I began writing music at 12 or 13 years old, and although I sometimes go months without writing anything new, it’s one of the greatest pleasures when a new musical motif bubbles up from my subconscious, demanding to be expressed.
At that point, it’s like giving birth: joyful, painful, and intense.
Sometimes songs I wrote years and years ago still play through my head, even if I haven’t done anything with them for years. One in particular has played through my head recently, a song I called “Two Weeks.”
It’s a melancholy, haunting little melody set to a minor key piano compliment. The verses are eloquent and bursting with words. The chorus lyrics, on the other hand, are minimal, and go like this:
“Give it two weeks / You never know what you may find.”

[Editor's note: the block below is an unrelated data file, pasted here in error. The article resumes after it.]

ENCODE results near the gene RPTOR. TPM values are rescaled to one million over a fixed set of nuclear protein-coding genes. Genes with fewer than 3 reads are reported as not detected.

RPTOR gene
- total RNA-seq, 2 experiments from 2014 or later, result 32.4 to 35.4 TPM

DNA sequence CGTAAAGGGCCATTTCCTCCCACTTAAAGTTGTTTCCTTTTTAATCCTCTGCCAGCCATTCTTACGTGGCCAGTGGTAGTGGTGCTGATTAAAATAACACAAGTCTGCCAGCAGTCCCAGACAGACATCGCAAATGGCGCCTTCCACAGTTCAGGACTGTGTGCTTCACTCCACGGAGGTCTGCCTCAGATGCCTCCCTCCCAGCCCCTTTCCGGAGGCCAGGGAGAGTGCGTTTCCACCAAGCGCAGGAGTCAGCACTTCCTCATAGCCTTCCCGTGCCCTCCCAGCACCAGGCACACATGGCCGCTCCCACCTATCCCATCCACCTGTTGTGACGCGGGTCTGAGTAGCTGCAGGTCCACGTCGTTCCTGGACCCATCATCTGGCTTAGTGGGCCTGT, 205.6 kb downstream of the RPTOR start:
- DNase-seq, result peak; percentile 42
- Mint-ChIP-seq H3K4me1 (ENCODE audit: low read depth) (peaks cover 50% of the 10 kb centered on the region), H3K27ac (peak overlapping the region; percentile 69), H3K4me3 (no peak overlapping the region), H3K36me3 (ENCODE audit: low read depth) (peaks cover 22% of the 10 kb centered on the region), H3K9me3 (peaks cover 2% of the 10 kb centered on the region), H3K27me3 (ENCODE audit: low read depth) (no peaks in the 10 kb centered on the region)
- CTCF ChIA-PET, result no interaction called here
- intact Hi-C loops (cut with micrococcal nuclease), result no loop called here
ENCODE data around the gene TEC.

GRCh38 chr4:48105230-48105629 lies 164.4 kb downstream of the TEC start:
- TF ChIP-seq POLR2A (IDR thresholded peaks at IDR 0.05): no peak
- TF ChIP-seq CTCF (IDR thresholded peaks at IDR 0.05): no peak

It repeats those two lines once, and that’s it.
At the time, I believe I was pondering whether to stay with a girl I was dating – a relationship that ended years ago, obviously.
The reason I’m writing about it today is that it speaks to a principle I’ve seen play out in my life over and over. It is this: no matter what the focus of my attention is, no matter how much I obsess about it, nothing can hold my attention indefinitely.
I’ve discovered that for me, the cycle is usually more like three to five days. Obsessing about money? Clinging to thoughts of an ex-girlfriend? Give it up to five days, and I may not have stopped worrying generally, but my attention will have turned to something else.
Sometimes things will swing back around to be obsessed about again, but at least it preserves some sanity by giving me variety.
This is a way of reminding ourselves that nothing lasts, and that includes the problems we face or believe we face.
If you allow up to five days for something to change, it usually will, whether it’s in “reality” or just your perception — and if you understand my words at all, you know those two are largely the same thing.